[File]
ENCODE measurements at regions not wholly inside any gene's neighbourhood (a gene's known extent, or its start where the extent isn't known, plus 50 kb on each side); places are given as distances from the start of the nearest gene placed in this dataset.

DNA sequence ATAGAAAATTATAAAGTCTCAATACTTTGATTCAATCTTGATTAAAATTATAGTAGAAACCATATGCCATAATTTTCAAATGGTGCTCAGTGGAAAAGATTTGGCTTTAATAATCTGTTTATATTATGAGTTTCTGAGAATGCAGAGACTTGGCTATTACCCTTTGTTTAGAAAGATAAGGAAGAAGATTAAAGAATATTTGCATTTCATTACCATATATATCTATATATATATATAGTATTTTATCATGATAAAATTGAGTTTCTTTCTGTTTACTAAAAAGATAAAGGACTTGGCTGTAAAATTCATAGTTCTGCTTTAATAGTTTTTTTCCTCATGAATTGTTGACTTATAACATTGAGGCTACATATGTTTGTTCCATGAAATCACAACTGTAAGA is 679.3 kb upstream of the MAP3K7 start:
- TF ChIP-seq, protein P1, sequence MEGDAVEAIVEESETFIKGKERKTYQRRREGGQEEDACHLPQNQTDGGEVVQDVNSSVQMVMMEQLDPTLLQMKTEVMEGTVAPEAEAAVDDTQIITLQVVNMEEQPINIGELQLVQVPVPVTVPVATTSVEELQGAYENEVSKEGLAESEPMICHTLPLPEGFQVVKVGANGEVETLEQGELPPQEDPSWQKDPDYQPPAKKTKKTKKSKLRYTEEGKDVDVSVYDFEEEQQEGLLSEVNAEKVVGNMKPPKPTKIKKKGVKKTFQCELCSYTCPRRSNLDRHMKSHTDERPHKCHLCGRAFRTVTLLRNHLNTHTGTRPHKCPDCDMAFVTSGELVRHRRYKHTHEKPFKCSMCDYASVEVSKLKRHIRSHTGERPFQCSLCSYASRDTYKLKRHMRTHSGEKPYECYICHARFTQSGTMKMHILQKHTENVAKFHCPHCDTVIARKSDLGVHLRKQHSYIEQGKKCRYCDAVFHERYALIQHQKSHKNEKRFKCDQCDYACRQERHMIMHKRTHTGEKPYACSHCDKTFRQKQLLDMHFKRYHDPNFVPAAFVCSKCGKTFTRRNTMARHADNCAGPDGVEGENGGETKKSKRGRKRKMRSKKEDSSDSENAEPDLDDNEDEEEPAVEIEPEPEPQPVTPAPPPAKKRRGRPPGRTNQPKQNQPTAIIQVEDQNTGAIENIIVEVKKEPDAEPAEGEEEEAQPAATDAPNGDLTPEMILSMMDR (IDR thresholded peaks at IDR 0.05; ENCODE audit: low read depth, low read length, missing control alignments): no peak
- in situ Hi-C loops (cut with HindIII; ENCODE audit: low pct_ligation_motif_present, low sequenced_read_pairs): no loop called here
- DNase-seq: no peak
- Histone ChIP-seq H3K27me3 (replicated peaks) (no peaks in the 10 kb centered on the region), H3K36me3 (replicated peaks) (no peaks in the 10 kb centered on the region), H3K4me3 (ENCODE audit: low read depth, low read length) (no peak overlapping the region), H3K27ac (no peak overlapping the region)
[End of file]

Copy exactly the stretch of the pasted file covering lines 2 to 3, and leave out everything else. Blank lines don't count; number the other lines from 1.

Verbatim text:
DNA sequence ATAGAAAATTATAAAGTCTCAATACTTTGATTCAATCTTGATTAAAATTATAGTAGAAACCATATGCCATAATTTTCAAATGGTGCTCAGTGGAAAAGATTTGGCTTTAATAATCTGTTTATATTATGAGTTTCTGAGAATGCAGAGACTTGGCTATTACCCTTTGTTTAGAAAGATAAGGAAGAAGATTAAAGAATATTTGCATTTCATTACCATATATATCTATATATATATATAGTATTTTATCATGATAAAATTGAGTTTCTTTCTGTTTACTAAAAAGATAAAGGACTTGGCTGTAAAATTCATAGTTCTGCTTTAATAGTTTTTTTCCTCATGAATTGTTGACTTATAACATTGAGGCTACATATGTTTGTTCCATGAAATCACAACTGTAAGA is 679.3 kb upstream of the MAP3K7 start:
- TF ChIP-seq, protein P1, sequence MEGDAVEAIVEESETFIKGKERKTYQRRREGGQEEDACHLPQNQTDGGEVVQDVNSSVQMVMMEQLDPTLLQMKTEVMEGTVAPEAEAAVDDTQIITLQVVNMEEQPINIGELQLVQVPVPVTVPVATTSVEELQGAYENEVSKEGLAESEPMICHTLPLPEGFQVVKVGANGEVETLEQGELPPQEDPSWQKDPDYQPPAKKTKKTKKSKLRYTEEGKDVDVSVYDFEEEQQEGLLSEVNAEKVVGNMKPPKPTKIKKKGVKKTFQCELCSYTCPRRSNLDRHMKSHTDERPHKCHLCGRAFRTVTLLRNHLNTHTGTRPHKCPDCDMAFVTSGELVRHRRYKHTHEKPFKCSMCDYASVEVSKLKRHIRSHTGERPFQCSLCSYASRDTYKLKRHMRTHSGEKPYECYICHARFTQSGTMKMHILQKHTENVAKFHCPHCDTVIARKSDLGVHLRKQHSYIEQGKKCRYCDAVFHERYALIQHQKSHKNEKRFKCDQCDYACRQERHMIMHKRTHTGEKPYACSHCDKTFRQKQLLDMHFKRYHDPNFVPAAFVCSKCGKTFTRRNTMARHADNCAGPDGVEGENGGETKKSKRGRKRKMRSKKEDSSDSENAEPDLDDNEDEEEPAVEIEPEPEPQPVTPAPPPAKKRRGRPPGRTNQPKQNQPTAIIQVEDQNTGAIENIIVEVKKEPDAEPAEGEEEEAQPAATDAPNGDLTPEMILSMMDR (IDR thresholded peaks at IDR 0.05; ENCODE audit: low read depth, low read length, missing control alignments): no peak